High up-front capital costs are one of the major barriers to the adoption of renewable technologies. The costs are about 3 to 15 times those of conventional fossil-fuel power plant technologies. DOE’s Energy Information Agency recently assessed that “[t]he overall savings in fuel and annual operations [including transmission or delivery costs] and maintenance costs of the renewable technology must overcome the high front-end capital costs for the technology to become competitive. For virtually all the renewable technologies in central station applications, it is difficult to overcome the front-end capital cost disadvantage under current and projected economic conditions absent special circumstances or subsidies.” This is why in the US there have been some 11-12 major federal laws between 1978-1998 on financial incentives to help credit renewable energy and renewable-based transportation fuels. In other words, non-hydro renewables are not “easily affordable.”

Going Nuclear

On the reality of future energy needs and supplies, Professor Stanford Penner, a leading researcher in the field of energy, and the founding editor of Energy, the International Journal, recently concluded that: “Barring revolutionary new advances, the only realistic long-term (longer than 50 to 75 years) supply goal without the still not entirely certain climatic impacts of augmented fossil-fuel use is the near-term, large-scale application of nuclear breeder reactors.”

Despite the very expensive capital costs and the continued concerns on safety of nuclear power plants, there may be relatively good economic news here. Max Carbon and Michael Corradini — the former and current Dean of the College of Engineering at the University of Wisconsin, respectively — remind us that in “1999 production costs at US nuclear plants averaged 1.83 cents per kilowatt-hour, compared with 2.07 cents for coal plants, 3.18 cents for oil-fired plants, and 3.52 cents for natural gas plants.”

Missing from the current RPS consideration is the potential for nuclear energy that is essentially both “clean” and “renewable.”

The European Energy and Transport Commissioner Loyola de Palacio urged in a meeting of the EU energy ministers in Pamplona Spain on April 28, 2002, “We need to make an enormous effort to convince the public about the benefits of nuclear energy. We have to choose. If we give up nuclear energy, we will not comply with Kyoto.”

Still relying on fossil fuels

In the near- and intermediate-term, Professor Penner suggested that “[g]reatly augmented domestic oil and gas production are the obvious first steps that should be taken immediately. These production increases are certainly possible in Alaska and elsewhere while maintaining proper vigilance to protect wildlife reserves from harm. In order to regain control over the supply of low-cost electric power, it will be necessary to install new fossil-fuel plants that do not use oil or natural gas. New clean-coal technologies are in commercial operation in the U.S. and abroad on utility grids. Facilities that can use coal, heavy oil and gas are being operated in Europe and Asia. Low-cost heavy oil is available in abundance from South American sources. These facilities can be designed and operated in such a manner as to achieve better environmental performance than natural-gas-fired plants. We should also take into consideration the excellent performance of nuclear plants in the State during our self-imposed crisis. These have performed extremely well in helping to keep our lights lit. Coal and nuclear plants serve to diversify generation capacity and are not at risk from escalating natural gas prices that are out of control. Coal supplies have stable costs and are available in large amounts from Utah, Colorado, Nevada, and Eastern States. Clean-coal technology plants have been operated in California and have provided low-cost clean energy. Realistic evaluation and utilization of these facilities should ameliorate the intermediate-term problems while better long-term approaches are developed.”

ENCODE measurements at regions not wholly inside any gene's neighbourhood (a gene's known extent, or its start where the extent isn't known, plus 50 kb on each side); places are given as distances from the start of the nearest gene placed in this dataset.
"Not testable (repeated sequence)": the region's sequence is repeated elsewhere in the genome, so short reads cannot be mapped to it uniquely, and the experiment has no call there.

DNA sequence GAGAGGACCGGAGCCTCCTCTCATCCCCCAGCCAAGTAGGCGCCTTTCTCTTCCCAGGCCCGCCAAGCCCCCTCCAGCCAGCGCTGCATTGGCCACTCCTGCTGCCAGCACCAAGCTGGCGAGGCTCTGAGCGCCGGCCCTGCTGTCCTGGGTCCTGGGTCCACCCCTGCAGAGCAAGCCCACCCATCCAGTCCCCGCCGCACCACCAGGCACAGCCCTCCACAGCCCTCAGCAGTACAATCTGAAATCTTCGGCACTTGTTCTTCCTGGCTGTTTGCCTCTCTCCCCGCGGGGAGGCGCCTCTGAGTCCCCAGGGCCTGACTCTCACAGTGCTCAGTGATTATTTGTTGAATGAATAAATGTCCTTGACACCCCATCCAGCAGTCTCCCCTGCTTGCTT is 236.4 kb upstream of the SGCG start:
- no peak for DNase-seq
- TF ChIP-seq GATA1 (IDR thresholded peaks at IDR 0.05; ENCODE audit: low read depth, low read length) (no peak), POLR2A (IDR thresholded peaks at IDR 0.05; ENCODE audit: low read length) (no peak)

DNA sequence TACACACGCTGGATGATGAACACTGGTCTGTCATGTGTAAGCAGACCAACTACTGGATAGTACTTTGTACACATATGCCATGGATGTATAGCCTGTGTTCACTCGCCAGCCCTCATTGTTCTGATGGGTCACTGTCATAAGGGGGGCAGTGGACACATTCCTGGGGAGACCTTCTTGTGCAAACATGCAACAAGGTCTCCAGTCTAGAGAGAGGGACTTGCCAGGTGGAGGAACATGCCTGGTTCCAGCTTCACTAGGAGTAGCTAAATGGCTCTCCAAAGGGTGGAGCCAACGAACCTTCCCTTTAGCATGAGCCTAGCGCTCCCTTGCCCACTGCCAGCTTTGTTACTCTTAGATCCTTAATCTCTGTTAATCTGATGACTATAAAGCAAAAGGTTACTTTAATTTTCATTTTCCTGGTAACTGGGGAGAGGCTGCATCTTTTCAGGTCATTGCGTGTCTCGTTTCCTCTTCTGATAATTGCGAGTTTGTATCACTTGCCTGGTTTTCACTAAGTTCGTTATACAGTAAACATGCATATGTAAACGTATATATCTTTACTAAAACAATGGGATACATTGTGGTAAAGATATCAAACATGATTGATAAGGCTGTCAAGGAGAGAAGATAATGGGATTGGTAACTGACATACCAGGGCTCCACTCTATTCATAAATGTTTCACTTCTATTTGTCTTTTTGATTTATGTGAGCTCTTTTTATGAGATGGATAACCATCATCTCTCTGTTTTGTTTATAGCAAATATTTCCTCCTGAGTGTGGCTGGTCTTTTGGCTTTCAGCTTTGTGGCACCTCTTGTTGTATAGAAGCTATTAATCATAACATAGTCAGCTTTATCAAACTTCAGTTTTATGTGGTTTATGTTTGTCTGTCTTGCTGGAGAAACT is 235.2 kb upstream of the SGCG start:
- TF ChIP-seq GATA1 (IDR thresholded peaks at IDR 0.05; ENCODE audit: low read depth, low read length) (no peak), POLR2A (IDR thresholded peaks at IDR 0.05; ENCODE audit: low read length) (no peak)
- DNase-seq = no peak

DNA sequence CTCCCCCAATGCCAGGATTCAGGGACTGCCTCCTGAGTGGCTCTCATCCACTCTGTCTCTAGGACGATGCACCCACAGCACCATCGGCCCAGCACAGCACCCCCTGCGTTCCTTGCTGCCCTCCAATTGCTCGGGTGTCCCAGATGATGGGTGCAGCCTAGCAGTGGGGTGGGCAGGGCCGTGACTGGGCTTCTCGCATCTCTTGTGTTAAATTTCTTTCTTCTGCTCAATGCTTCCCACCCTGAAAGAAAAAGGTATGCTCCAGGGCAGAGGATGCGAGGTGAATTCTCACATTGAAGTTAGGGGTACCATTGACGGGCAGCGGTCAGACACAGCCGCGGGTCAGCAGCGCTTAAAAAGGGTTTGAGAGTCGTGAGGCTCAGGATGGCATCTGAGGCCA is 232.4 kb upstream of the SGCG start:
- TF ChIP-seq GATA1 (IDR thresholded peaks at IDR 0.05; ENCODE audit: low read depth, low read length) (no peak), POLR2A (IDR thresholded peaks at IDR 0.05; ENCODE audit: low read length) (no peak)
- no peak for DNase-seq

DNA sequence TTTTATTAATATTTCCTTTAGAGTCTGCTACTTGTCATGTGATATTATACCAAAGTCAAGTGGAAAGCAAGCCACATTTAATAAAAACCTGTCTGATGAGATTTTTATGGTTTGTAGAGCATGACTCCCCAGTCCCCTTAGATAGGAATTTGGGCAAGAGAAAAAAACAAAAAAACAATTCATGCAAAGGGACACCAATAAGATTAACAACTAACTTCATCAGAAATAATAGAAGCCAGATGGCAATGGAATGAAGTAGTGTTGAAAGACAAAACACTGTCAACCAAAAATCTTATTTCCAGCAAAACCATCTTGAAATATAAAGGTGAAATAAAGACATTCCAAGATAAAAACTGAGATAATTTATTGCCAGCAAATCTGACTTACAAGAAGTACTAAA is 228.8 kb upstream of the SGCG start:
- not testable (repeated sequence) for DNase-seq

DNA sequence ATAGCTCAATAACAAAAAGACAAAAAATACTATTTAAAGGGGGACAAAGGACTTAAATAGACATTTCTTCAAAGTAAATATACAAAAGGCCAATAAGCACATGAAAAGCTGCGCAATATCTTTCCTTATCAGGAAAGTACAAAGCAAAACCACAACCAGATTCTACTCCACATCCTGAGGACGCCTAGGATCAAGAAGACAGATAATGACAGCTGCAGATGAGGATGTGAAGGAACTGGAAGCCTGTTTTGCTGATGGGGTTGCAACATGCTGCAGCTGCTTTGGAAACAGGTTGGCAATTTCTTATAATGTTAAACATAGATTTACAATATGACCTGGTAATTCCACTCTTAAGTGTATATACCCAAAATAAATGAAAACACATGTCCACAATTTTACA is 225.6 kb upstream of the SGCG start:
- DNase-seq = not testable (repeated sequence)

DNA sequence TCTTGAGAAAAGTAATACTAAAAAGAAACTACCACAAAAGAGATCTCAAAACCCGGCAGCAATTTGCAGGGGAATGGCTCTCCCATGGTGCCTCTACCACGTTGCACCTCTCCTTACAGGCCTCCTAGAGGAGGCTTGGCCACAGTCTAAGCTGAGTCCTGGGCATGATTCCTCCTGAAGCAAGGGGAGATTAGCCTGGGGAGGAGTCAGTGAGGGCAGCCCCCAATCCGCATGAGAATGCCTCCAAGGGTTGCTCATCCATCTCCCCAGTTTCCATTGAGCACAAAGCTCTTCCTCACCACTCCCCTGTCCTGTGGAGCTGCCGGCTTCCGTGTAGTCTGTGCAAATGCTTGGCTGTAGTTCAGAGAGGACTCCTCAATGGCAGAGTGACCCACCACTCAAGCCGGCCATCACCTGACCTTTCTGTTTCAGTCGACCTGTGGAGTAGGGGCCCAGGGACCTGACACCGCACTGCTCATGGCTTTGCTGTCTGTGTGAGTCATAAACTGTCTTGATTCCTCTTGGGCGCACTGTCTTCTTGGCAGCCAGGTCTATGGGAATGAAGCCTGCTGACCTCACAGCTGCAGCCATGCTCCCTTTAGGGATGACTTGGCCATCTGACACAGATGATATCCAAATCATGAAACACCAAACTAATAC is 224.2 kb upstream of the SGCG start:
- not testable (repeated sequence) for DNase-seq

Why do fossil fuels so stubbornly remain the dominant part of the world’s economy and energy portfolios? Again, consider the not-so-fuzzy math. It would take about 0.15 gallons of equivalent energy used to generate 1 gallon of gasoline, while it takes about 1.4 gallons of energy to make every gallon of the popular renewable known as ethanol.

The proposed Renewable Standard Portfolio embodied in S. 1333 appeases human emotions, but it avoids the reality of power generation. The real world energy demands must be met with real and reliable energy resources.

A realistic and powerful way forward may lie in the co-generation of energy relying mainly on nuclear and fossil sources and renewable sources as they make economic sense. That is why even the primary reason for an RPS to help “save” the environment is questionable.


The views expressed above represent those of the author and do not necessarily represent the views of the editors and publishers of Capitalism Magazine. Capitalism Magazine sometimes publishes articles we disagree with because we think the article provides information, or a contrasting point of view, that may be of value to our readers.